Don Greggs, a long time prostate cancer survivor, recently asked his niece if people with cancer are able to donate organs at the time of their death. His niece who has worked in the organ recovery field gave him an answer that surprised me.
She said that having cancer does not eliminate the possibility of making an organ donation. Upon a donor’s death every potential organ is screened and an individual decision is rendered to the viability of the organ. Having cancer does not automatically rule out the possibility of making an organ donation, it might limit what can be harvested, but there can still be organs that can be donated. Every donor is screened and evaluated prior to organ recovery.
In many instances tissue can be recovered and used. This would include skin and tendons. Corneas are also commonly reusable. Depending upon the screening even long bones can be re-used, although this might not be true with men with prostate cancer.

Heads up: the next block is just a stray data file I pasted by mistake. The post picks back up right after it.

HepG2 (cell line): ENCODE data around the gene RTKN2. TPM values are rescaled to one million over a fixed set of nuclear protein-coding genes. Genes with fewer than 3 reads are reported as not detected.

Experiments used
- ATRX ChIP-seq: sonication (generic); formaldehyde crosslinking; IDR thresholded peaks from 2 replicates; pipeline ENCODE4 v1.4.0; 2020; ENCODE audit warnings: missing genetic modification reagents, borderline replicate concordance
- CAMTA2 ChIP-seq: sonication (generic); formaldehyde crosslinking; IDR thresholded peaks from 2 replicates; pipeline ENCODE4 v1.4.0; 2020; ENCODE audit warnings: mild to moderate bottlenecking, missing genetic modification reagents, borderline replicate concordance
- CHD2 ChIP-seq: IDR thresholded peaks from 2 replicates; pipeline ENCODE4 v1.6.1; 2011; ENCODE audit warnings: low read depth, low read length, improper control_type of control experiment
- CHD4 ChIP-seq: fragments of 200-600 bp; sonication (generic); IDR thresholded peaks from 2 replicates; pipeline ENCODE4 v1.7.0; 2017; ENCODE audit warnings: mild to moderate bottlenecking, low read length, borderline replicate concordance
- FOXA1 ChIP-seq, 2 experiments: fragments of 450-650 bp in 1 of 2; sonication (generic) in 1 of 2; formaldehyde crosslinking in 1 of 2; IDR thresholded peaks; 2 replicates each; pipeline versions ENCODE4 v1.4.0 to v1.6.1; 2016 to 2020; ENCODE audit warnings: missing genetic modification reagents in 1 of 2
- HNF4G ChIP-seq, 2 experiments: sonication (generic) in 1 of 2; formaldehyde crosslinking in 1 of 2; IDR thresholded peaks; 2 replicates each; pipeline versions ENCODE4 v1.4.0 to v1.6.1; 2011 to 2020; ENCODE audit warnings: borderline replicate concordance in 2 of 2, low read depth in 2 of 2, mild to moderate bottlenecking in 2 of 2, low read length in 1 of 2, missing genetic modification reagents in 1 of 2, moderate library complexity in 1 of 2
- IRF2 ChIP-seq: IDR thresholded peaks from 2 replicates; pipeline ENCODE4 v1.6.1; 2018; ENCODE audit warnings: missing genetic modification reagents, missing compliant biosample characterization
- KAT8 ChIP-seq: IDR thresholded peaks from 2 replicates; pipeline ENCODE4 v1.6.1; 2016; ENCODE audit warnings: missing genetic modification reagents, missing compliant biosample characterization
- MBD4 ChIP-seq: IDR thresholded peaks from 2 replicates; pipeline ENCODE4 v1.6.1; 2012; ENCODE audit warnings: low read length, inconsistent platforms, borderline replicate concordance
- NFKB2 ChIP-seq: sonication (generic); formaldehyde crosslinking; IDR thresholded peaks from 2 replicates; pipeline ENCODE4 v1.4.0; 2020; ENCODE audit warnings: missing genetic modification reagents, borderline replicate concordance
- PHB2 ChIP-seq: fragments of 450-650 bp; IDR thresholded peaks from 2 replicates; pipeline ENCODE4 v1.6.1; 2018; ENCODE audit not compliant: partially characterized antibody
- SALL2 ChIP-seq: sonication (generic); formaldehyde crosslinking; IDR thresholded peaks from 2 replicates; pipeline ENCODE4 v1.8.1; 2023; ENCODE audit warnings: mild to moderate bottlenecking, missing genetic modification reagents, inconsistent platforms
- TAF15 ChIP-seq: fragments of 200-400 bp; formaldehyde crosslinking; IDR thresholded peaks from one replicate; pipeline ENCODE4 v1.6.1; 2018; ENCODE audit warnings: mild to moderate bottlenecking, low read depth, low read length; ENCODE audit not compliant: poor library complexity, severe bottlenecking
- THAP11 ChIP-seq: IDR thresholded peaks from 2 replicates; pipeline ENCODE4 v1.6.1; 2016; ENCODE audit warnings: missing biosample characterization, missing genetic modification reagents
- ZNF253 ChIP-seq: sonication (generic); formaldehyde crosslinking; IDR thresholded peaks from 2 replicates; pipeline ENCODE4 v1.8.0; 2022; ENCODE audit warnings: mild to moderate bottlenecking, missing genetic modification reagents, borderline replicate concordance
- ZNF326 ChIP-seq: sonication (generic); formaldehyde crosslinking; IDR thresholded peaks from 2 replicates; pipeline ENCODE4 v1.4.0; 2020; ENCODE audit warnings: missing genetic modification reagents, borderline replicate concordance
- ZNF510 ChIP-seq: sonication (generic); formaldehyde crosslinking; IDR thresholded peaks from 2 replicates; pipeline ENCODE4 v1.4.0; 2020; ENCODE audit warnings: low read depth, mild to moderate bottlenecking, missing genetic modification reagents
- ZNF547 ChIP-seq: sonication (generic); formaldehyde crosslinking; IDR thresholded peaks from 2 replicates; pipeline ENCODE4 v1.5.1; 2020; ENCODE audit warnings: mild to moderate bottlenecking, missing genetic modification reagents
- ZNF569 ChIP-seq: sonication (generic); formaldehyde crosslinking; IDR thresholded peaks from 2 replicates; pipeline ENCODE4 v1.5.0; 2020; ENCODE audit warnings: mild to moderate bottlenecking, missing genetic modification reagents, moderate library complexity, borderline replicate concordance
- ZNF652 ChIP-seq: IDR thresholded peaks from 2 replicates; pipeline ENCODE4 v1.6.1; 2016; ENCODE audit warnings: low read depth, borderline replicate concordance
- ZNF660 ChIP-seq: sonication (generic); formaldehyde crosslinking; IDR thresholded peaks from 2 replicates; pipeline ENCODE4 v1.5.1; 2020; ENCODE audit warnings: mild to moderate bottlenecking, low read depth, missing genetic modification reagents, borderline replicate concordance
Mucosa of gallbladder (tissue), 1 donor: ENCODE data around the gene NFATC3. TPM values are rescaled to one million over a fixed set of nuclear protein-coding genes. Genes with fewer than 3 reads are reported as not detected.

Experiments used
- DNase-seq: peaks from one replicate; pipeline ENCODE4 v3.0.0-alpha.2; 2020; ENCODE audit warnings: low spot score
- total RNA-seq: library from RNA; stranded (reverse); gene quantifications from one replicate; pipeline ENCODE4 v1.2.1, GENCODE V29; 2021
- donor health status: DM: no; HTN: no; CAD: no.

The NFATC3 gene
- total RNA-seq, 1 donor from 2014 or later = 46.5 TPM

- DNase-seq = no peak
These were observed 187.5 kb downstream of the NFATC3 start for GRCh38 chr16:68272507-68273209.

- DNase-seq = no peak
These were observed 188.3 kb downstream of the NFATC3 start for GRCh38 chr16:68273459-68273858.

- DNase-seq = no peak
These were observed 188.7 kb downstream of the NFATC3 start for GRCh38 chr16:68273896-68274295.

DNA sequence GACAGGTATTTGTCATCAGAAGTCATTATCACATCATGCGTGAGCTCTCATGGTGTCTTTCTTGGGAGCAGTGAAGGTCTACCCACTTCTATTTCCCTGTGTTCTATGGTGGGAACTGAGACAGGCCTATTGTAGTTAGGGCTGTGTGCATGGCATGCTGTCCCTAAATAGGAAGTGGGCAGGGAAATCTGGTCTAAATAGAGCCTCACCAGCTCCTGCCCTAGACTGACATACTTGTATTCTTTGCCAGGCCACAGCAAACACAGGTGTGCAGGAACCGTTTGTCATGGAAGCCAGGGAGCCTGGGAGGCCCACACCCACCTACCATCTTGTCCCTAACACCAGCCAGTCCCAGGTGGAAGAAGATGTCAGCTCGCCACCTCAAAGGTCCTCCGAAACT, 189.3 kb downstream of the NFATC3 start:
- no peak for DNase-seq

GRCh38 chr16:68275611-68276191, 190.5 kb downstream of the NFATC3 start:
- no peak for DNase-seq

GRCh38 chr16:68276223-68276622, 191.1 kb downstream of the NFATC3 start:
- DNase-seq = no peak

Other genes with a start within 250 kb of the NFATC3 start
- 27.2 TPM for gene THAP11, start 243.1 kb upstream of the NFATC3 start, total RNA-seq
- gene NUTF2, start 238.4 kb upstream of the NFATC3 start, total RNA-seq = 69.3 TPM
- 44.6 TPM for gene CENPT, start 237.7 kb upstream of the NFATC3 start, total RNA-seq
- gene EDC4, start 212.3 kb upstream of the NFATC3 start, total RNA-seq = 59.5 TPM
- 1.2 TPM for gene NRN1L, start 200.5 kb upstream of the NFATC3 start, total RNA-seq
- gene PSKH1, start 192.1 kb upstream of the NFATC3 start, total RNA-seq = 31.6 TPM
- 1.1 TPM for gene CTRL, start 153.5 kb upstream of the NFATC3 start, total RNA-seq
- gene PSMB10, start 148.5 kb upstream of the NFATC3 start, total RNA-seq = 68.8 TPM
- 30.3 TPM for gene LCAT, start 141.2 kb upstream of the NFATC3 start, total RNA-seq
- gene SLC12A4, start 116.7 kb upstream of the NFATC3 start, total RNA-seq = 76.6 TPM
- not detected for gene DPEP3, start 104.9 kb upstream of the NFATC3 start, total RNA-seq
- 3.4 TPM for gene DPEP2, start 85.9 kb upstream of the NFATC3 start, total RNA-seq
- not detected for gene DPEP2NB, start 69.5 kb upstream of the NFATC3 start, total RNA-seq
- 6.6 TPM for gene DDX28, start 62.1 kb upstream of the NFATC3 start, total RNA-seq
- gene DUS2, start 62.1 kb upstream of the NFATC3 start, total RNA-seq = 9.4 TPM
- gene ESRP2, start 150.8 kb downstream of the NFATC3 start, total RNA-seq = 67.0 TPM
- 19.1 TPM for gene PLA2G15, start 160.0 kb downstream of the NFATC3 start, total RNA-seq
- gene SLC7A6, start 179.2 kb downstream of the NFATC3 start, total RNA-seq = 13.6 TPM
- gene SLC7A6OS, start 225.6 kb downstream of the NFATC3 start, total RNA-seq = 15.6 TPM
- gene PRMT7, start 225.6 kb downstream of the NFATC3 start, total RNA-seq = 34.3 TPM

Why not consider becoming an organ donor? Your donation can change someone’s entire life and of course the life of that person’s family. Cancer may limit what of your organs can be re-used, but some of your organs maybe reusable.
Become an organ donor and make one last significant difference in the world.
Joel T Nowak, MA, MSW
Can Gay men be organ donors? Gay men are not allowed to be blood or bone marrow donors.
I had a radical prostatectomy in April 2008. The tumor invaded the capsule and I had a course of Radiation. My follow up PSA have been O.O2 or less. Can I donate bone marrow?
I don’t know the answer. I suggest that you go to: http://www.marrow.org/index.html and ask them.
I am a hospice Social Worker and I received an unusual request today. A Pt with prostate CA asked me if he could donate his heart to a close friend who needs a heart transplant. Do you know the answer, or where I could find someone who would know? The potential recipient is a female on MediCal.